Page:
The Polish national team is pretty much the same as last year´s with the difference that Marcin Gortat is absent and you have two veterans back with Aaron Cel and Damian Kulig. How much stronger is the team this year with their added experience?
Any time a player of the status of Marcin Gortat is missing, there is a large gap to fill. We respect Marcin’s decision to retire from the National team and focus on his NBA career. The best thing we can do in the situation is focus on our players and work to develop our frontcourt as best we can. Having both Damian and Aaron return this summer helps us upgrade our depth and skill. Damian enjoyed an outstanding season playing in Banvit and Aaron is now healthy after working through some injuries in France. We are very happy to have both as players and teammates. They add a lot to our team.
What has been your impression of young guard Andy Maturczak that played in the NCAA and last season as a rookie in Greece and this season will play in Germany with Chemnitz. He probably won´t make the 2017 Euro 2017 roster, but how bright is his future and what do you like most about his game?
Andy has made a tremendous first impression. He is a pure point guard with a fantastic feeling for the game. His passing skills have been on display throughout the summer and he has earned the respect of his teammates and coaches with his play and work ethic. At this point, he must get stronger and develop his game but his first impression has been positive. I believe he will work extremely hard this season and do very well in Chemnitz.
We are both big fans of Mateusz Ponitka. Two seasons ago in Poland he was the go to guy while last season in Turkey he had to adjust to sharing the scoring with many capable players like your ex player at Maine Dajuan Summers. How did you see his development in the last years?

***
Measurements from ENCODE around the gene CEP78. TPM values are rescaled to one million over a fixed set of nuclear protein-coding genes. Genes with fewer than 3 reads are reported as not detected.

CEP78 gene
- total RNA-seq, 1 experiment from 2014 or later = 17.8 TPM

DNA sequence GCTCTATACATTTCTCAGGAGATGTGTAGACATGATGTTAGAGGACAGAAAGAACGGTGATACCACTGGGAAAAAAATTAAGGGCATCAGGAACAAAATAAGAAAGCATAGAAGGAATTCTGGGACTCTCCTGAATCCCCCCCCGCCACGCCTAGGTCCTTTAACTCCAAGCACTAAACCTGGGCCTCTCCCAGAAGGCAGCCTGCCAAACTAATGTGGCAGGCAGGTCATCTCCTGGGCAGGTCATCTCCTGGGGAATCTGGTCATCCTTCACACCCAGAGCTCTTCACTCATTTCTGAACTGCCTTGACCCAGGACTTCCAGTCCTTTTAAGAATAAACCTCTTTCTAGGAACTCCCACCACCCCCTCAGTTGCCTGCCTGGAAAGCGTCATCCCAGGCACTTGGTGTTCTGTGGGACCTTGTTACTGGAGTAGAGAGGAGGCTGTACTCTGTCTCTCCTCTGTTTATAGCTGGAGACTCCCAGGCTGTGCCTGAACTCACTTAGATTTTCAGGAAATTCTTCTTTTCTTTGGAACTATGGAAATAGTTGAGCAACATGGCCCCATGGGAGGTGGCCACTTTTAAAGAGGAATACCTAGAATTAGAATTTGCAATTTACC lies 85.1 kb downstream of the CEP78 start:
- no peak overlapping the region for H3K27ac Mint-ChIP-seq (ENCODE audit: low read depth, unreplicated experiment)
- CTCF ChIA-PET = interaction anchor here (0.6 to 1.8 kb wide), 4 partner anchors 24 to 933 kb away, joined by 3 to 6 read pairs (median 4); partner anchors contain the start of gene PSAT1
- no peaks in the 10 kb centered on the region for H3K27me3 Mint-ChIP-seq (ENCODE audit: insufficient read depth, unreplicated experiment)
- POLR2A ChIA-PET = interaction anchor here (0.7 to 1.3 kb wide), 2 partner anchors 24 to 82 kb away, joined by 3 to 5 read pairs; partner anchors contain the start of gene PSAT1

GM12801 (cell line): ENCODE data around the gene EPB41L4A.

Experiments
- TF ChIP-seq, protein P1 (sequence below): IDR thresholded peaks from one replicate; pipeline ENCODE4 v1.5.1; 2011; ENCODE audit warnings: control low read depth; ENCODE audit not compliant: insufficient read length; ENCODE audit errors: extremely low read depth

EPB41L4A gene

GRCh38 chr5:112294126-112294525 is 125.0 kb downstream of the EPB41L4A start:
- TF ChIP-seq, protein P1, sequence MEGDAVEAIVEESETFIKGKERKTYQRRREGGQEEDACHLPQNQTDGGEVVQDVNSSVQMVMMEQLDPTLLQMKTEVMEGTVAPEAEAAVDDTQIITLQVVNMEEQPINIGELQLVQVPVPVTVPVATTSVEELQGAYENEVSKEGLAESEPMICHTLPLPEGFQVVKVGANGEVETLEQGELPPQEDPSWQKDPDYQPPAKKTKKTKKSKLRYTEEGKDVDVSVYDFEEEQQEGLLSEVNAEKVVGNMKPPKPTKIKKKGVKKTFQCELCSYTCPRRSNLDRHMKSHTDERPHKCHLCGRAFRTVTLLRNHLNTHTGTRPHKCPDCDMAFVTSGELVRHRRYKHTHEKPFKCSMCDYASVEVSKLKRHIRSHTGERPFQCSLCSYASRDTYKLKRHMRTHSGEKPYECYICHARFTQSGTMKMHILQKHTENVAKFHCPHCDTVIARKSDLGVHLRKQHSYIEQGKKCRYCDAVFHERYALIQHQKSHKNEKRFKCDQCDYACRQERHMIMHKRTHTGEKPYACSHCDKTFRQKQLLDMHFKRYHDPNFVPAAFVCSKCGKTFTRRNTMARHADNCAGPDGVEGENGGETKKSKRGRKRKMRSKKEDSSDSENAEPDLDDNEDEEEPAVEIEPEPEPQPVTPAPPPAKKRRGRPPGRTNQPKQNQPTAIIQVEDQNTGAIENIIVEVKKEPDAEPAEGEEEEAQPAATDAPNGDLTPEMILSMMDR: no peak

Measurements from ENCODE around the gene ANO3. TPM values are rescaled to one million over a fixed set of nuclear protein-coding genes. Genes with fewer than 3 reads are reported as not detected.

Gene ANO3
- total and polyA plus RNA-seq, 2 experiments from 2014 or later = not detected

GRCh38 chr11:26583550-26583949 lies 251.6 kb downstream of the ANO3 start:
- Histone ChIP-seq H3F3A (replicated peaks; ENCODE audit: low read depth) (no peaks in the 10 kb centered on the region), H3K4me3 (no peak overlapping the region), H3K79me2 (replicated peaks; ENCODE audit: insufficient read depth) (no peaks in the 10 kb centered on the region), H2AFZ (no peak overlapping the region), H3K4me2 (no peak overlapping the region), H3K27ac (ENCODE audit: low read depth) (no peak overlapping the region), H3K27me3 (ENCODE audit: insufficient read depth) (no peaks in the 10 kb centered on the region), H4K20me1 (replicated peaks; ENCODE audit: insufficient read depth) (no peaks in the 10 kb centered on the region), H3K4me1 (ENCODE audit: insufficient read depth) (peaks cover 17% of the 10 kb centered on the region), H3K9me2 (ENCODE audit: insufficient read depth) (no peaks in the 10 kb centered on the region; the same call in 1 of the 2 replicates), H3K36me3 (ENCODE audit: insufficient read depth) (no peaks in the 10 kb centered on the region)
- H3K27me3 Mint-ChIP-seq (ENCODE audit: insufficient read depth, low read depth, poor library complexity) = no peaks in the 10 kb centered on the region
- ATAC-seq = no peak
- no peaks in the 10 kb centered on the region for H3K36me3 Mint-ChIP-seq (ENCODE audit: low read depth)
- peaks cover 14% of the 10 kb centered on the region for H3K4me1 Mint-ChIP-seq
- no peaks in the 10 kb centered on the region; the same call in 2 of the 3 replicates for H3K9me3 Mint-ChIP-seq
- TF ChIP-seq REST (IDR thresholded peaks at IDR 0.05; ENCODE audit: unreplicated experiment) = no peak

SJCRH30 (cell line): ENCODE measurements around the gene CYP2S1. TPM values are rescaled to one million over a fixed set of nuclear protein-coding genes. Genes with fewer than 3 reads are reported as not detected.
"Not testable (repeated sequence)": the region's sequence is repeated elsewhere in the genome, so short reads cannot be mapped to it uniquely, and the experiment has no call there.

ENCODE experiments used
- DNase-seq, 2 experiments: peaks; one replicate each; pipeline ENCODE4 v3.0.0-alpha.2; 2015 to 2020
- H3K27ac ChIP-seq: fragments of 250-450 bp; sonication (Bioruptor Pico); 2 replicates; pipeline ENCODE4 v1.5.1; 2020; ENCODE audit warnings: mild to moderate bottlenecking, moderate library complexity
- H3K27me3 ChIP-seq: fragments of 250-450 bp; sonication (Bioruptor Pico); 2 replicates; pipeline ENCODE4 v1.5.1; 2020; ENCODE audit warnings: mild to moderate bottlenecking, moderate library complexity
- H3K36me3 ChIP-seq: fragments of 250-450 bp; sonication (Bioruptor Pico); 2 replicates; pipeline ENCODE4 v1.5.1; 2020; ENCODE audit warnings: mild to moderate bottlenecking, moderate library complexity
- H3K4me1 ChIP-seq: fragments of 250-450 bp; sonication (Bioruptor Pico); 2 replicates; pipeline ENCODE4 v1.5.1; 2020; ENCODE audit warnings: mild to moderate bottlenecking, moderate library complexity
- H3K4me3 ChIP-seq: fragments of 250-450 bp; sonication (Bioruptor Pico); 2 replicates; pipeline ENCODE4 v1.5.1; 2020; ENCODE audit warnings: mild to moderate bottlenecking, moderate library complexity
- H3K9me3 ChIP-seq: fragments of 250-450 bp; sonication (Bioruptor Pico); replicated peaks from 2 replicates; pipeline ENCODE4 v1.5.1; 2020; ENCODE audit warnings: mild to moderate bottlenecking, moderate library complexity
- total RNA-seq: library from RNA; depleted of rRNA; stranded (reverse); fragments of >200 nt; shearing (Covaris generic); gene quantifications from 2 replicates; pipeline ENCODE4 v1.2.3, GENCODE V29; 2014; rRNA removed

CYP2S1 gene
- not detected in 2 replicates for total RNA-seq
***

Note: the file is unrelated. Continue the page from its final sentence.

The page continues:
Mateusz is outstanding. He is a worker and thrives on challenges. I have always said, he is mature beyond his years with his approach. We place a lot of responsibility on Mateusz and he responds. Watching him grow step by step from Oostende, to Stelmet, to Izmir has been fun. I believe he will continue his rise in Tenerife and I am very happy that he will have the chance to compete in the great ACB and Eurocup on a game to game basis. Polish basketball is proud of Mateusz and he plays his heart out for his country.
How beneficial is how he is developing? He is only 23, but really taking it step by step. He now has reached the highest league in Europe Endesa with Tenerife. How healthy has this development been as opposed to having gone to a top Euroleague team maybe 1-2 years ago?
In anything, development step by step is healthy. It is a process and should not be rushed. Mateusz has taken each challenge as an opportunity to prove himself and improve his game. We have seen him leave Belgium as a champion and leave Poland as a champion. He has established himself in the European game as a rising star and proven himself in bigger and bigger clubs. Playing in the ACB this year is the next challenge and next step in his development. What I like is his decision-making. Mateusz is not caught up in a big name or a show. He has picked the best place for him and has worked extremely hard to make his decision a good one. I am very excited to see his next steps in Tenerife this season.
You stated in our last interview that the strength of Poland is the team and that you don´t rely only on one player. Last season AJ Slaughter was very efficient in his 21 minutes for Poland averaging 11,3ppg and picked his spots shooting 47% from outside. What expectations do you have of him this season?. Do you see him performing to new heights after the bitter finals loss with Strasburg against Chalon?
AJ played a great season in Strasbourg and we can see his improvement. Coach Collet gave AJ a lot of responsibility in Strasbourg and AJ delivered. The result of that is an extremely confident AJ and we are really impressed by how he has played for us so far this summer. AJ fits our team perfectly as a player (combo guard) and as a person. My expectations for AJ are for him to be who he is and play his game. We love that.
You have been preparing for Euro 2017 with the Polish team the last weeks. The club beat the Czech Republic twice, split with Latvia and lost to Lithuania. How content have you been with the preparation of the club so far?